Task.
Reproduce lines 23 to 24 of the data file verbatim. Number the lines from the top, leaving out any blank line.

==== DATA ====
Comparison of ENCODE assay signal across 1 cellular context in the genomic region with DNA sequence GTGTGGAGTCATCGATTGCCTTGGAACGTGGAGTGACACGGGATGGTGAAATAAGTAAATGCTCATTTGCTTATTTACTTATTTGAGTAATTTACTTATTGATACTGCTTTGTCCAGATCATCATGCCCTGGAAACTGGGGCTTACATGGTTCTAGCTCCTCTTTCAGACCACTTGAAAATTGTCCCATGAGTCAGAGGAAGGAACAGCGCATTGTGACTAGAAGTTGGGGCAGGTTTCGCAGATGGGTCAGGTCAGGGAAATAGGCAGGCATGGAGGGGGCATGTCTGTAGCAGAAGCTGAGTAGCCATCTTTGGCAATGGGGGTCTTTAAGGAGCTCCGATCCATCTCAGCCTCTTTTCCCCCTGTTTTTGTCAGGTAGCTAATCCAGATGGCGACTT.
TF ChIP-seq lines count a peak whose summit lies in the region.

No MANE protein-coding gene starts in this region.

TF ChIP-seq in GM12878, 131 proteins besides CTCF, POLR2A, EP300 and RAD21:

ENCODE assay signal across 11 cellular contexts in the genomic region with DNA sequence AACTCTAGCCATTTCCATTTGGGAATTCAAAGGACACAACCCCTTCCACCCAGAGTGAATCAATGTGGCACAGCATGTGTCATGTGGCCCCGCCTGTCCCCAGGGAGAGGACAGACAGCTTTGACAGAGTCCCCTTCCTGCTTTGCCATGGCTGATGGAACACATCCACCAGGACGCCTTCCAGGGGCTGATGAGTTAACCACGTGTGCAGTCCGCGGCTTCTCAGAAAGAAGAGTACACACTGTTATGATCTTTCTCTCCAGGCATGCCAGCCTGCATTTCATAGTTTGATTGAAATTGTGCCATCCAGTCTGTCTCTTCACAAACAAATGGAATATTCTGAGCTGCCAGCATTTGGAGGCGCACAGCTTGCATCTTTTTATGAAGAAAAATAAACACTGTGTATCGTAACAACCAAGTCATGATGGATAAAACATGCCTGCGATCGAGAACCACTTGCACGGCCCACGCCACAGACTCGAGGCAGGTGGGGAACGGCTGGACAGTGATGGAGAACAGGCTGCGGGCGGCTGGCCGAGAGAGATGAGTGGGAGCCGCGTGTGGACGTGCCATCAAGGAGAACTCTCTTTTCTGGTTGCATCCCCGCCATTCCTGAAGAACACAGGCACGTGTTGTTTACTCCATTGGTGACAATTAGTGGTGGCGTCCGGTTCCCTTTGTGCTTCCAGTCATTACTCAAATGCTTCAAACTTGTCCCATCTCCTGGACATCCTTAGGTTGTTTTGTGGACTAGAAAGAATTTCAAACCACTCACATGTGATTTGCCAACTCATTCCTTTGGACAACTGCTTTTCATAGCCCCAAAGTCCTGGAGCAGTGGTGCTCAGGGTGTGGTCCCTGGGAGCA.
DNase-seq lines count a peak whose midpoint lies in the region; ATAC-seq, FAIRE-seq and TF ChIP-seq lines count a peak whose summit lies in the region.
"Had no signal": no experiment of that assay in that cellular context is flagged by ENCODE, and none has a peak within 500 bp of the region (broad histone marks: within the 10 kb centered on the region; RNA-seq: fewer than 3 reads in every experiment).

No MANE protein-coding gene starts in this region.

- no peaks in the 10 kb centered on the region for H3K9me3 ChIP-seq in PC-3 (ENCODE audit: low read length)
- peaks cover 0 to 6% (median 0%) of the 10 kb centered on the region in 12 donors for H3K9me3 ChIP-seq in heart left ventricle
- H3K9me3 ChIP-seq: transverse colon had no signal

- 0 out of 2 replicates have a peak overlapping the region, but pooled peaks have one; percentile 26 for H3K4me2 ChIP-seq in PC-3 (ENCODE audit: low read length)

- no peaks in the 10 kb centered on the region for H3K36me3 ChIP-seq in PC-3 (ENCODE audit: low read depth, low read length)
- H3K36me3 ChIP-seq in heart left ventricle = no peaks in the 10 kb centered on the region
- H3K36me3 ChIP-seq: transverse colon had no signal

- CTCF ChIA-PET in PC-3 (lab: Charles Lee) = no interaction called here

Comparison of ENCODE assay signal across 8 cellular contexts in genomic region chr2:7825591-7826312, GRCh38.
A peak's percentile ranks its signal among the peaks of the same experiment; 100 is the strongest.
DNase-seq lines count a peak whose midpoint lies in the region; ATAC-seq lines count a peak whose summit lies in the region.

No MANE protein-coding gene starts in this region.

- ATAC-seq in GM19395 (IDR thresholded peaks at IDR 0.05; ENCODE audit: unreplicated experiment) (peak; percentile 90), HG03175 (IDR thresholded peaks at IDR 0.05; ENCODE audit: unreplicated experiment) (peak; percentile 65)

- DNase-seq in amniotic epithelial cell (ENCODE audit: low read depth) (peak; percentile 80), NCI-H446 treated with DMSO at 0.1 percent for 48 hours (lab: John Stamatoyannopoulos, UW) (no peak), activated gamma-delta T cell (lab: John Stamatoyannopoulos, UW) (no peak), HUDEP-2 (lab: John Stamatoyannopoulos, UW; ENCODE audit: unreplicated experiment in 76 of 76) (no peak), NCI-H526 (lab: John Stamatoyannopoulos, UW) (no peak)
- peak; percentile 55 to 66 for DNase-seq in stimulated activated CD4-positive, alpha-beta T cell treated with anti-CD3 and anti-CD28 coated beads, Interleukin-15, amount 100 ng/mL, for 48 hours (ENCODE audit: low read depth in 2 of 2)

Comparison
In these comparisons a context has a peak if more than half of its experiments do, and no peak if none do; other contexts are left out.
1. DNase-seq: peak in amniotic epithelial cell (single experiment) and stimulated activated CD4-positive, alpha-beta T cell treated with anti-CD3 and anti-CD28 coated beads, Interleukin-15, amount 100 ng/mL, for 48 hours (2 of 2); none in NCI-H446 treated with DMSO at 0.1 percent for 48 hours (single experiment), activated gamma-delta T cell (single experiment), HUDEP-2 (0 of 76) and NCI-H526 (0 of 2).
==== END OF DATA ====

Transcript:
- peak; percentile 55 to 66 for DNase-seq in stimulated activated CD4-positive, alpha-beta T cell treated with anti-CD3 and anti-CD28 coated beads, Interleukin-15, amount 100 ng/mL, for 48 hours (ENCODE audit: low read depth in 2 of 2)

Comparison